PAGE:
Recently in the whole SaaS versus Enterprise Software debate there has been a large amount of mud slinging going on. Large numbers of “informed” observers have been remarking on how hard it is to implement SAP and how expensive it is, along with the business disruption it brings.
What I haven’t heard is from the really informed people and organisations. Those organisations that have spent their money and have a fully working solution. Now why is that I wonder? Could it be that they have discovered something that other less fortunate organisations ( using non-SAP solutions ) haven’t? Could it be that they are now focused on their business processes which are now taking their time and attention?
I think the answer to both of those questions is yes. Organisations that install SAP well realise that they have increased control and visibility and develop a questioning and investigative approach to their business processes that supercedes their interest in the associated technology matters.
But back to the “failures”. What is that all about? Actually nothing more than poor management and acceptance of change, and usually a large amount of personal preference being allowed to intercede in the decision making process. Strong management delivers strong results and combined with effective project management delivers SAP projects. If you dissect a project the size of a full blown ERP implementation into digestible chunks, they are still big undertakings and for that reason it needs great management. Most of the management is about change but sadly change management, whilst widely spoken about, is less widely understood.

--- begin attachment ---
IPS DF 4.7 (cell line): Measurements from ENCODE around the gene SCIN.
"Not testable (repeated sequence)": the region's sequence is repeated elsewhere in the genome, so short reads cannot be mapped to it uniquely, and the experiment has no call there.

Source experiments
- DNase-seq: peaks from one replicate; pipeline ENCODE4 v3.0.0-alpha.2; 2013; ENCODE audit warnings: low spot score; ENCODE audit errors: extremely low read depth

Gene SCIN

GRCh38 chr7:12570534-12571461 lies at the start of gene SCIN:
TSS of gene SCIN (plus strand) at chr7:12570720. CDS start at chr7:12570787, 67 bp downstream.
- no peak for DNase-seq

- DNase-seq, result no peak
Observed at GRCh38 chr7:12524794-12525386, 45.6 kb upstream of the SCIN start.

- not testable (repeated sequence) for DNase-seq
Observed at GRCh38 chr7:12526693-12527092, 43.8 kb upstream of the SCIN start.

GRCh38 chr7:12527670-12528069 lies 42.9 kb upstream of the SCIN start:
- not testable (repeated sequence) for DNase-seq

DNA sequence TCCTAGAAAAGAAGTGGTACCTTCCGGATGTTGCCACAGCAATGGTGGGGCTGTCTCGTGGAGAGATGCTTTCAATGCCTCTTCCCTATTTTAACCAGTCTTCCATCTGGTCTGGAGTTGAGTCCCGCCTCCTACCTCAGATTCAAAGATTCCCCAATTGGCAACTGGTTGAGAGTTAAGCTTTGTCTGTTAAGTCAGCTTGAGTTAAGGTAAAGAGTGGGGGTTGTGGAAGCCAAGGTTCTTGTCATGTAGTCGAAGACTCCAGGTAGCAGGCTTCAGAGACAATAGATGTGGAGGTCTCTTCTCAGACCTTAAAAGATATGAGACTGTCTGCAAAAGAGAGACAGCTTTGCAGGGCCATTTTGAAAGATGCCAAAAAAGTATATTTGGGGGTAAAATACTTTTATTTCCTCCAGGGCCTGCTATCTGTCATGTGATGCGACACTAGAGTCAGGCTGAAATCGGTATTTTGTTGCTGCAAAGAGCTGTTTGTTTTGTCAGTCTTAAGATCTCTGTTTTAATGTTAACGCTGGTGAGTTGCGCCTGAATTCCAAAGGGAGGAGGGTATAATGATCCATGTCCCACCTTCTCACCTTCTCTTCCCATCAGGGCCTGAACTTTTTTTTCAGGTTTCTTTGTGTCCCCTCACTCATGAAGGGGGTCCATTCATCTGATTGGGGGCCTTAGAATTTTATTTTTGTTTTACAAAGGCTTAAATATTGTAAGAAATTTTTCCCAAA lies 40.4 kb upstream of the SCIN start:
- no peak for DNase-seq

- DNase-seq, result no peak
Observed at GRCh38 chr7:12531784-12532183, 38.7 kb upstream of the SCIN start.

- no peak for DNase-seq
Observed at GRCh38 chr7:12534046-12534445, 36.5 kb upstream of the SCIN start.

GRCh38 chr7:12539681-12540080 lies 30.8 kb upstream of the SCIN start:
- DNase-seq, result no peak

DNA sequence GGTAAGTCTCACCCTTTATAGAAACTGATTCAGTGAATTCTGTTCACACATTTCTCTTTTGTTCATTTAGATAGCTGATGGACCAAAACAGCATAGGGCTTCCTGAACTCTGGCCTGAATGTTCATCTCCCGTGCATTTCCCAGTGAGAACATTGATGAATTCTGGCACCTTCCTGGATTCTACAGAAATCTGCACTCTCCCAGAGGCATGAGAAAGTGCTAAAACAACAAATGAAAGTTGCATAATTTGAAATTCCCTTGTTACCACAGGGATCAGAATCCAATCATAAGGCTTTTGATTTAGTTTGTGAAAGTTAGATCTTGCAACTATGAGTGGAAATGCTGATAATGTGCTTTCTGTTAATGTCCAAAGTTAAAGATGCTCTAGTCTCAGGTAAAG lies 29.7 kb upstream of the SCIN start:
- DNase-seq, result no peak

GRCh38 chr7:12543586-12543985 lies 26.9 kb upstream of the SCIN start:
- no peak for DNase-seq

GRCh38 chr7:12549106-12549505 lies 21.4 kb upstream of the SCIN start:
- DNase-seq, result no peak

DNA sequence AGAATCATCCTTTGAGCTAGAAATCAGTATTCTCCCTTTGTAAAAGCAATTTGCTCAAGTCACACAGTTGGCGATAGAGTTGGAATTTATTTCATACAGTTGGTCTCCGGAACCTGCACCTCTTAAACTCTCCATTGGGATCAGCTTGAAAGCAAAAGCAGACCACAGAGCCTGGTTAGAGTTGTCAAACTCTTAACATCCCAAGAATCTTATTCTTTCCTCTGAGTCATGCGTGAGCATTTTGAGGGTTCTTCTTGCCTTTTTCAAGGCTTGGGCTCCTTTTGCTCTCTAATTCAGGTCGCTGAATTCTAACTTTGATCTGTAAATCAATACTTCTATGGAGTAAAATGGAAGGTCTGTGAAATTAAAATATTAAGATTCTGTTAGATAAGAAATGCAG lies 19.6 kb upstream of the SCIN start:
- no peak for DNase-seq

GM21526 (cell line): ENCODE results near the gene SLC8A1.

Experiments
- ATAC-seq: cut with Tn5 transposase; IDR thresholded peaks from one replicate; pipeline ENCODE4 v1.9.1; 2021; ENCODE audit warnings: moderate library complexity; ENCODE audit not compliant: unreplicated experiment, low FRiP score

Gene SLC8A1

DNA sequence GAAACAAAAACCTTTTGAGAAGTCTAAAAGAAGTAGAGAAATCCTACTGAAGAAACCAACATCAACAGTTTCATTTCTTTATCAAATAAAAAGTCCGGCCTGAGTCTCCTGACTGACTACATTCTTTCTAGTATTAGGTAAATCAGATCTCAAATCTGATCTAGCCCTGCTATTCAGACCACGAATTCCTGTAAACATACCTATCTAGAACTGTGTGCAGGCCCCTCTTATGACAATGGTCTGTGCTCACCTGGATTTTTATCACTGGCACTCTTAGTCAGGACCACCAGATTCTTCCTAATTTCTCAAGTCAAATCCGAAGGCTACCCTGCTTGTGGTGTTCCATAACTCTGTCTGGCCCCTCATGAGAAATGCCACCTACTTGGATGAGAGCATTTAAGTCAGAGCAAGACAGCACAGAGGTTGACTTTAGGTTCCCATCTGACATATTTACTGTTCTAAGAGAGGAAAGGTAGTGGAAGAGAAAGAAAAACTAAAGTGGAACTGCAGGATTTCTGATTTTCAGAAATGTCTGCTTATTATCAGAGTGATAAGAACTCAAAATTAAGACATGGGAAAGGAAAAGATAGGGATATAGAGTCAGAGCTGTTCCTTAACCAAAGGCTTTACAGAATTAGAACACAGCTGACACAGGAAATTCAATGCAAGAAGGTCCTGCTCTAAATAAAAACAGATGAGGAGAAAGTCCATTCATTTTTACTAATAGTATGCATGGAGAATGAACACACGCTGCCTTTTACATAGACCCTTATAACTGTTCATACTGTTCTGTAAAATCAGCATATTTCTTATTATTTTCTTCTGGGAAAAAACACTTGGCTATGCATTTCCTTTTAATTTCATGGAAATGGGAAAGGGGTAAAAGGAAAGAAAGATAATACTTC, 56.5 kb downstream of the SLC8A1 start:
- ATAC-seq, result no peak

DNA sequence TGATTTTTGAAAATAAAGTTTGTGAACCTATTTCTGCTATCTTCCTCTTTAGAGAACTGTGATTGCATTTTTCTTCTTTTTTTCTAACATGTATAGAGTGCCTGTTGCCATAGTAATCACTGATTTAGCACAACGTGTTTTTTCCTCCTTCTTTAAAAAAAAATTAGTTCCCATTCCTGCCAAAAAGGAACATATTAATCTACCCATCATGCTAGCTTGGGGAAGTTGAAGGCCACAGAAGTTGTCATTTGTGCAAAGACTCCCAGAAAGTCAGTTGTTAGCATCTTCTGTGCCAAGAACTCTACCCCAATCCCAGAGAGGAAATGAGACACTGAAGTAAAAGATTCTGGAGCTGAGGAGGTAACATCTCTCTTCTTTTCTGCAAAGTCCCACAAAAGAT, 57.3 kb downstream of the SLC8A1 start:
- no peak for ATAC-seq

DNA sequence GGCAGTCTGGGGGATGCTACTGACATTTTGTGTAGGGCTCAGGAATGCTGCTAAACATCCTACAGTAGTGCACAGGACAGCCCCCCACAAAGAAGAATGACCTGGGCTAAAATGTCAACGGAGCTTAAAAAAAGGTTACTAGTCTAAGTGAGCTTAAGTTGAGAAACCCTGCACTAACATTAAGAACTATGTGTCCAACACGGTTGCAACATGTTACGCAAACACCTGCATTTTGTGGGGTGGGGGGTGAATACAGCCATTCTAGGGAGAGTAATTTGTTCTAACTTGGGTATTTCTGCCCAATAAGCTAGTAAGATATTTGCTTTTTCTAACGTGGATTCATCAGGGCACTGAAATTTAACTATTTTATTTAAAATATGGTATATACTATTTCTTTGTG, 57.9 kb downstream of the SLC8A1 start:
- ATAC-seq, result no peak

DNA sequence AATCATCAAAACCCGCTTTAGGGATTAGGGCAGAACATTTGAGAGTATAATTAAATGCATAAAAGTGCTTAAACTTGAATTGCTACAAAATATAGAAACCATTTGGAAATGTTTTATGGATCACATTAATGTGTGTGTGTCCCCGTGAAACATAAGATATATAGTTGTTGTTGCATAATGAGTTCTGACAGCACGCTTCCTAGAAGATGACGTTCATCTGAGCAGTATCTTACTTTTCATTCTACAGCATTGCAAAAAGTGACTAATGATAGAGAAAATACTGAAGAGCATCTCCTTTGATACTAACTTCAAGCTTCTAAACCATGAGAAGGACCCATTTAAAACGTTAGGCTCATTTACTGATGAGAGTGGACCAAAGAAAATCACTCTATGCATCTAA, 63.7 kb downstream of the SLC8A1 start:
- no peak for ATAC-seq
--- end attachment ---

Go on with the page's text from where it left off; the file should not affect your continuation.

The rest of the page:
What sort of change might we be talking about?
People: suddenly we have sharing of data, and visibility of data that empower people in different roles to make decisions. The old adage – information is power is eroded from individuals and suddenly the “black arts” disappear meaning new people come to the fore that focus on the process and the information, not just the information. If you don’t manage this change in roles and responsibilities then expect issues with your project and your business.
Business Processes : a successful ERP project looks at process, in a really detailed way. If it doesn’t then why are you doing it? This is a really challenging part of an ERP project – probably the first time in many years that your way of working has been so widely and deeply challenged (note again the people change management issues!). If you haven’t got them already, it will likely spark a demand for business analysts certainly for the project and if you are enlightened going forward, into your newly tuned business. One of the lightbulb moments for me in my first ERP implementation was gaining a realisation that the assumption that everyone understands what they should be doing and why just don’t hold water. In one case a warehouse team had to be completely retrained on good practice.
Technology: An ERP implementation is not an IT project. It is a business project. That is often the first and biggest mistake an organisation makes. For all the reasons above it’s clear to me that without overall business ownership then an ERP implementation is a doomed project. I should also say that Technology is important as well. And guess what? – another people challenge. A large number of businesses that go the way of SAP either move from old style solutions or in house solutions – this means massive upheaval in the IT function as well. Skills need to change, different languages need to be spoken (literally – how much code in ABAP is German?). The way of working needs to be changed within IT as well.
….and there is much more besides.
As all of this is solution agnostic, and is directly relevant and transferable to any really large project, any solution provider that claims that they don’t encounter these management challenges is being very economical with the truth!